He moved to separate the doctrinal and disciplinary issues, and was later against the entire motion, since ‘if it were put all ministers since ’42 were abolished’. He wanted the King to enforce better observation of the ‘sabbath’. On the bill for settling ministers, he spoke in favour of excluding those who refused the oath or had a hand in the death of Charles I as well as the ‘scandalous’, and was appointed to the committee. He agreed that the King should be asked to marry a Protestant. In the second session he commended the King’s gracious message of 20 Nov. and moved to set all private business aside. He spoke in favour of the grant of excise in return for the abolition of the court of wards, and was appointed to the committee to insert a clause accordingly. Wharton sent him a copy of the case for modified episcopacy, and he declared that without a bill the Worcester House declaration would be insignificant. ‘It was very fitting that many things in the liturgy should be altered.’ On 30 Nov. he carried to the Lords the bill for the augmentation of vicarages, a matter which lay close to his heart, for he went again at the end of the session to ask them to hasten it. In the debate on the militia, he said that Hampshire was free from disturbance, thanks to the good care of the lord lieutenant, the Earl of Southampton, who had just made him a keeper in the New Forest, and he commended the ‘merit and modesty’ of Francis Wyndham, moving for the gift to him of a £1,000 jewel for helping to preserve the King’s life after the battle of Worcester. He took part in the conference on disbandment.6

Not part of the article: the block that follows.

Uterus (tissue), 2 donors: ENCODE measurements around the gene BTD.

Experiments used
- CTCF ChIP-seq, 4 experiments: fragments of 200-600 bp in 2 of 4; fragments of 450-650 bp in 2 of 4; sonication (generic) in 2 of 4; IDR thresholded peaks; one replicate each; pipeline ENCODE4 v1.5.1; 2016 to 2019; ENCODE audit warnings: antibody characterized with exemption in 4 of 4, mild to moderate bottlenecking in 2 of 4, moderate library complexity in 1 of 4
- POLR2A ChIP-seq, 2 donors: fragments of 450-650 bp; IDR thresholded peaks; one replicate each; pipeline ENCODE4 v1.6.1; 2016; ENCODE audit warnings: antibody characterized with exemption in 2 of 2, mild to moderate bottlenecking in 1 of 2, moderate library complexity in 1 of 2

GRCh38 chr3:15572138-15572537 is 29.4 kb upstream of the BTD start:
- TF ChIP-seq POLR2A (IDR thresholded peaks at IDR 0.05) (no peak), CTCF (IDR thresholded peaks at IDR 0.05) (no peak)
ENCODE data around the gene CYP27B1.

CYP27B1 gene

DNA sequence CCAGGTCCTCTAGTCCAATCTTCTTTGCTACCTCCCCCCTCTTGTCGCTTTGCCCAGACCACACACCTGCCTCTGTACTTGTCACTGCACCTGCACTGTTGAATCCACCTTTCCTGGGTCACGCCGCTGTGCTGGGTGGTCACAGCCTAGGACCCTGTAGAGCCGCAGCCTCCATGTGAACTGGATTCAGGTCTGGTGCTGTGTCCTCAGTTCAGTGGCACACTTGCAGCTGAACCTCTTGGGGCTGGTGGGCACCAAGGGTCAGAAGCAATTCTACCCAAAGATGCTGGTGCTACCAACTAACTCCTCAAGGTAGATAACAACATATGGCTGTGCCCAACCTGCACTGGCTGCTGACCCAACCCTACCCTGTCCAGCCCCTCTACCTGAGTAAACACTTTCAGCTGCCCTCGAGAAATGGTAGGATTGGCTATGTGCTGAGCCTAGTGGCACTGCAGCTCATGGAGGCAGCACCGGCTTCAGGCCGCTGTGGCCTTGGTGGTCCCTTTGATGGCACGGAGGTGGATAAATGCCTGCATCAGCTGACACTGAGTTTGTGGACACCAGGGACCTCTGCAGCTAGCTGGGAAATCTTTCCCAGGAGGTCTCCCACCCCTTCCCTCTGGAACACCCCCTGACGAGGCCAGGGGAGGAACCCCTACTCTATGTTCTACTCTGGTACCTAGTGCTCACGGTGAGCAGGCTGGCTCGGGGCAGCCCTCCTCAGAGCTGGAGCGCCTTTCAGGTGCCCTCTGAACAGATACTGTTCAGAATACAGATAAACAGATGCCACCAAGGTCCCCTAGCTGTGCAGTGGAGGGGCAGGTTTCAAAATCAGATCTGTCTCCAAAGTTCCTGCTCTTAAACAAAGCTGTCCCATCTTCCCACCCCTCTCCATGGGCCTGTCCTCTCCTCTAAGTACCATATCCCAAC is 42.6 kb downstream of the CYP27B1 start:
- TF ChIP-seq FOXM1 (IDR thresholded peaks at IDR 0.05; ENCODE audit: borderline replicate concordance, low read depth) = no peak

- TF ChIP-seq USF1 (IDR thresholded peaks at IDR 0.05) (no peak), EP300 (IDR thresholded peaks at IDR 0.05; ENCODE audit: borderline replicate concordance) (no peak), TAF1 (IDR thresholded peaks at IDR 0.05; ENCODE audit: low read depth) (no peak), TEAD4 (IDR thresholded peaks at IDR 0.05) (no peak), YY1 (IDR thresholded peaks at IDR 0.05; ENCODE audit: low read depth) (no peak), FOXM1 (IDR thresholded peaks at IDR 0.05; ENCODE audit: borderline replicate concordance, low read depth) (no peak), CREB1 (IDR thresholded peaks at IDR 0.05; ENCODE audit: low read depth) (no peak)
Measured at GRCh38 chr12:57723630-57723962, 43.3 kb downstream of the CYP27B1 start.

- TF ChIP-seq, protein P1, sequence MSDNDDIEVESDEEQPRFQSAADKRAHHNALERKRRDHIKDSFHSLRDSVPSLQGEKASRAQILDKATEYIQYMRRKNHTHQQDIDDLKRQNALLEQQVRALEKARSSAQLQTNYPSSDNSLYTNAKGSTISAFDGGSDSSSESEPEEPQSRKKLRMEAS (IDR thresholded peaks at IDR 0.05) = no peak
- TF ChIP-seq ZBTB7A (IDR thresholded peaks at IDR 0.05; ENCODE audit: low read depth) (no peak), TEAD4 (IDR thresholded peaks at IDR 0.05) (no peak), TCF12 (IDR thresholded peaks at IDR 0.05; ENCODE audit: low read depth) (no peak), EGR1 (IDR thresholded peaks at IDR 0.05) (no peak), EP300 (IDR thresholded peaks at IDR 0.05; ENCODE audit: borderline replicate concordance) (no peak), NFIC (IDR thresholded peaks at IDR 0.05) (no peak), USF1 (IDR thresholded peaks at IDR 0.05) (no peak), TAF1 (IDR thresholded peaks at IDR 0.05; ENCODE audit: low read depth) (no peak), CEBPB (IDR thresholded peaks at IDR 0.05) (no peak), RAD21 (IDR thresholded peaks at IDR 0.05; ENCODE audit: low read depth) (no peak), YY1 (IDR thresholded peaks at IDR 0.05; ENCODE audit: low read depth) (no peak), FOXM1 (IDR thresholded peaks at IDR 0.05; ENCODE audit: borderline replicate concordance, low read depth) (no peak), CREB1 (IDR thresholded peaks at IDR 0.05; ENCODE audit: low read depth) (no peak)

For all his praise of such leading Cavaliers as Southampton and Wyndham, Bulkeley had to step down to a borough seat at the general election, and even at Lymington he was only returned after a contest with Sir Nicholas Steward. He was an active Member in the opening session of the Cavalier Parliament, with 38 committees. He twice acted as teller, and was again noted as a friend on Wharton’s list. He was appointed to the committees for the security, corporations and schismatics bills, and helped to draw up a petition to the King for the return of the estate of Sir Arthur Hesilrige to his heirs. He was still concerned about the plight of the clergy, and was named to the committee for increasing the maintenance of ministers in corporate and market towns. After the summer recess he was appointed to the committee for the execution of those under attainder. On 11 Mar. 1662 he was teller for the bill to erect ‘courts of conscience’ for small claims in Westminster and Southwark, and he acted as chairman for the estate bill of Lady Wandesford, who claimed a grant of all salt marshes from the crown. He was one of the Members sent to ask the Master of St. Cross to allow the vicar of Twyford an adequate maintenance, and to ask Southampton, in his capacity as lord treasurer, to order the Forest of Dean survey to be made available to the House. He was also among those charged with amending the bill for regulating common fields and the militia bill, and was given special responsibility for the bill to encourage the sowing of flax and hemp. Bulkeley died before the second session of the Cavalier Parliament, being buried at Fordingbridge in September 1662. His grandson, Sir Dewey Bulkeley, sat for Bridport from 1719 to 1727.7
Ref Volumes: 1660-1690
Authors: M. W. Helms / Paula Watson
- 1. Secluded at Pride’s Purge 6 Dec. 1648, readmitted 21 Feb. 1660.
- 2. Excluded.
- 3. Wards 7/56/284; CSP Dom. 1634-5, pp. 192-3; Hants Mar. Lic. 1607-40 p. 126; Hants RO, IM53/428, 471, 1179, 1470, 1485, I591; Soc. of Genealogists, Fordingbridge par. reg.
- 4. Hants RO, IM53/466; E. King, Old Times Revisited, 189; Winchester corp. assembly bk. 4, f. 137.
- 5. VCH Hants, iv. 570; D. Underdown, Pride’s Purge, 147, 310, 331, 343.
- 6. Sloane 813, f. 16; CJ, viii. 81, 189, 233, 235; Bowman diary, ff. 83, 84v, 91v, 110; Old Parl. Hist. xxii. 477; xxiii. 24, 27, 52, 55.
- 7. Lymington bor. minute bk. 2, f. 51; CJ, viii. 299, 417, 421, 426, 429; Fordingbridge par. reg.